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100 Million USD for Healthcare in Somalian During Crisis
Featured, Health Policy, News

100 Million USD for Healthcare in Somalian During Crisis

Somalia is Africa’s westernmost country, located on the Horn of Africa. 

It stretches from just south of the Equator to the Gulf of Aden, occupying a strategic geopolitical location between Sub-Saharan Africa and Arabian and southern Asian nations. 

Mogadishu, the capital, sits on the Indian Ocean, just north of the Equator. 

Somali citizens have been subjected to significant abuse as a result of on-going armed conflict, instability, a lack of official protection, and repeated humanitarian crises. 

There are an estimated 2.6 million internally displaced persons (IDPs) in the country; many of them are living in poverty and at risk of abuse.

Government and Allied Forces Abuse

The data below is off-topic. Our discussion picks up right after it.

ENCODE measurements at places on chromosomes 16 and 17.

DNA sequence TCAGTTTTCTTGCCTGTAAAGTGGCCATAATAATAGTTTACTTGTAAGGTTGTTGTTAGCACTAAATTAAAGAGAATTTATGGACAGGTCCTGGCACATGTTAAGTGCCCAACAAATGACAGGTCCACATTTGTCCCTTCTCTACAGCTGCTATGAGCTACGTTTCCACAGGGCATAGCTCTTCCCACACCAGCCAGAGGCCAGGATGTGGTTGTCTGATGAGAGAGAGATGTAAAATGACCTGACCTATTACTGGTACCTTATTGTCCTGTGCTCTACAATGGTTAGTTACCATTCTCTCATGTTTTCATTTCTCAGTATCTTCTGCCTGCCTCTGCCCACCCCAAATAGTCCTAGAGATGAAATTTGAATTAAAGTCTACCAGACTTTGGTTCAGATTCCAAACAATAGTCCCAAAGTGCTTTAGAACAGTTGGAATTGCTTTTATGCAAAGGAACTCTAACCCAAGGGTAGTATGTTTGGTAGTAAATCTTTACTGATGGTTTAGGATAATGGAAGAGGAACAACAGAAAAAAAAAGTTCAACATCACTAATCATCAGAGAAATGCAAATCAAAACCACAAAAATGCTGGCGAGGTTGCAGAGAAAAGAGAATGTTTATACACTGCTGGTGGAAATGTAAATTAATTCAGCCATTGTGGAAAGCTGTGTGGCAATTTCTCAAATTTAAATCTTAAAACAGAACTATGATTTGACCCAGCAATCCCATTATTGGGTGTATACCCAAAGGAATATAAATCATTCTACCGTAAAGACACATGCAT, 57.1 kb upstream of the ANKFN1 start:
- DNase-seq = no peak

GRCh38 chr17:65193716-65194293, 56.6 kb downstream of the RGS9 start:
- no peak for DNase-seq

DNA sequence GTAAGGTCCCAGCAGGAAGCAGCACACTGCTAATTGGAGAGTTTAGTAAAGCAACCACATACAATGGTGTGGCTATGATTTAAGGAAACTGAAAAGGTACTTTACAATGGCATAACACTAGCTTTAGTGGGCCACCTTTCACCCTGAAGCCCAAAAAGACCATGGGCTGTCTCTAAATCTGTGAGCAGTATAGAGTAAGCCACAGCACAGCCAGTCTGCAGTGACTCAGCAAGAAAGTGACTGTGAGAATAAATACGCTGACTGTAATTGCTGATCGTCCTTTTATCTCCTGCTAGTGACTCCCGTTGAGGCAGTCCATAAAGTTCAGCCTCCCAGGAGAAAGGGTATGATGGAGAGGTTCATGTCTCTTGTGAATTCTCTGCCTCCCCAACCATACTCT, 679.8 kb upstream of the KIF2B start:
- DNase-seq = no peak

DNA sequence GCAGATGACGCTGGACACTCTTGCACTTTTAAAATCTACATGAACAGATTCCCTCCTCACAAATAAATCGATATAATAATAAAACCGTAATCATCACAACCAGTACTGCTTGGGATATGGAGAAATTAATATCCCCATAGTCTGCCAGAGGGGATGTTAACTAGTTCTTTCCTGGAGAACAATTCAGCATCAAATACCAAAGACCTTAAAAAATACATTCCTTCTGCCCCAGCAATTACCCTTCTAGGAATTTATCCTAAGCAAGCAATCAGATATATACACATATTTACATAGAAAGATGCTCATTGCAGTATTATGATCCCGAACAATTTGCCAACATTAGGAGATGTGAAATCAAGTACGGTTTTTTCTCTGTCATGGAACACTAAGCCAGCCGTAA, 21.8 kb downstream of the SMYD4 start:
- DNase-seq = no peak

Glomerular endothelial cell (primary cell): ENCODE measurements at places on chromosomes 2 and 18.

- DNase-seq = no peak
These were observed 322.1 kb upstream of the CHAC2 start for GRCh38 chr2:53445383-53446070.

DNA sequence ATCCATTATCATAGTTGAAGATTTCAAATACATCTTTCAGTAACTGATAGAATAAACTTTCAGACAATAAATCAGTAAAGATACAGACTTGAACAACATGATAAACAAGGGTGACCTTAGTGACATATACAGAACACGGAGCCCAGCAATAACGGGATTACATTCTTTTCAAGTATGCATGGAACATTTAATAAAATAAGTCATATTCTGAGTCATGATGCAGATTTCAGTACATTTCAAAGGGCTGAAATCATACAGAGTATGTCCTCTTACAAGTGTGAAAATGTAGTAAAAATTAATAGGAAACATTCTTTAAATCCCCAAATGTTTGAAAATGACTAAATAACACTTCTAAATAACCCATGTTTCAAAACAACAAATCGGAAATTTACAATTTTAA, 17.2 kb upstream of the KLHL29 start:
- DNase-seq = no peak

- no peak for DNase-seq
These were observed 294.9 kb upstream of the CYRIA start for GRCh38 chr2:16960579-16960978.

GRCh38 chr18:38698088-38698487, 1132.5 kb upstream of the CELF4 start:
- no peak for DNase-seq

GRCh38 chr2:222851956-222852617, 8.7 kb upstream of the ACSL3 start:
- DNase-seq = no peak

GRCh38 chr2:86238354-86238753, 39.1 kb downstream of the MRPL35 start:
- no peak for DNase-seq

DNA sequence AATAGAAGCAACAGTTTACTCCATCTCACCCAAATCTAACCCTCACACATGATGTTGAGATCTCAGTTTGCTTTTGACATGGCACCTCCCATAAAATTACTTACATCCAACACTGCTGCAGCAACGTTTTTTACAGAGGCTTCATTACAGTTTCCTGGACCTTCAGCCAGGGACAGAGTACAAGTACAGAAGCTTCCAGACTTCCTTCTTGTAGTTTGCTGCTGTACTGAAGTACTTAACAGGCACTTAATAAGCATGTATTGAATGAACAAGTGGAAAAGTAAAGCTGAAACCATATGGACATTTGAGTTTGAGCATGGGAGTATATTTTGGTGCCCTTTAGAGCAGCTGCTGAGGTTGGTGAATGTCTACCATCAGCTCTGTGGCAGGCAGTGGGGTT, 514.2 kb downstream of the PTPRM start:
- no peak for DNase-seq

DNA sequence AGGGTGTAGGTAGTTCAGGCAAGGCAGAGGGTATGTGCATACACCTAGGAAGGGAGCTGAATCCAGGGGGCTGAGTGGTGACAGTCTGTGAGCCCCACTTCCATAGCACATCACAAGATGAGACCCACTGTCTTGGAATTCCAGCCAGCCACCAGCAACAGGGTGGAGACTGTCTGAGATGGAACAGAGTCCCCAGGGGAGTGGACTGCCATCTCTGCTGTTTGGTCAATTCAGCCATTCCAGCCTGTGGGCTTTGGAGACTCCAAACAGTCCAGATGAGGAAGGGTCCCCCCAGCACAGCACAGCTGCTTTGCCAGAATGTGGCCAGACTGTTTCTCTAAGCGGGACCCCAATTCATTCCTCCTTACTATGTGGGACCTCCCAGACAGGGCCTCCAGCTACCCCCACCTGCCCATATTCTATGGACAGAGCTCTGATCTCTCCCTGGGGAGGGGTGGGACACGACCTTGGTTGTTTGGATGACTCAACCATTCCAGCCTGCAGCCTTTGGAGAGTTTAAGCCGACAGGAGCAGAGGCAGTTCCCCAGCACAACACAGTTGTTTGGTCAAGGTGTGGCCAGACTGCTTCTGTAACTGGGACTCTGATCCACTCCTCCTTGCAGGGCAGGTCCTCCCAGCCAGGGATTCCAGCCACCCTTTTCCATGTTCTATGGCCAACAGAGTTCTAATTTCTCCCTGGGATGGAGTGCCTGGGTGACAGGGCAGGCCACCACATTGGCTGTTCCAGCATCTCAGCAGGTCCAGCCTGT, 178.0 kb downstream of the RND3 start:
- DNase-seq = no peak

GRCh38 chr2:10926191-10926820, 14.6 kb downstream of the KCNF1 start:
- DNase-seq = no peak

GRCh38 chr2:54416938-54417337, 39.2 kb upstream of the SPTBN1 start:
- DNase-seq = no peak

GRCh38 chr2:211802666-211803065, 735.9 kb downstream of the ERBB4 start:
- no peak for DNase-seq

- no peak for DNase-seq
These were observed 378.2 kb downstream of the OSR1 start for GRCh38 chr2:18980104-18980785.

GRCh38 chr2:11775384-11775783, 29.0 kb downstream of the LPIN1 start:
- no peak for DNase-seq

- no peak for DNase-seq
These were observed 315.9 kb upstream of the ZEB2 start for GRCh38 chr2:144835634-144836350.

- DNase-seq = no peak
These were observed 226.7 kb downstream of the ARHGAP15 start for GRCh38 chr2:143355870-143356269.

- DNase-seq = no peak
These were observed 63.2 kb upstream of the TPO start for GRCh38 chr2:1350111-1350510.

Somali government troops used fatal force in response to a small number of mostly peaceful protests. 

Following a government decision to postpone examinations, students peacefully demonstrated in Beledweyne in May, and at least one kid was murdered by security forces.

Ethiopian police detained Mukhtar Robow, a former Al-Shabaab commander who campaigned for the regional presidency, in December 2018, prompting demonstrations before regional presidential elections in Baidoa. 

Between December 13 and 15, security forces, particularly police, used fatal force, killing at least 15 protestors and wounding many more, according to the UN.

During the 2016 election, dozens of government and security personnel, as well as former electoral delegates and clan leaders, were killed; Al-Shabaab claimed responsibility for several of the deaths.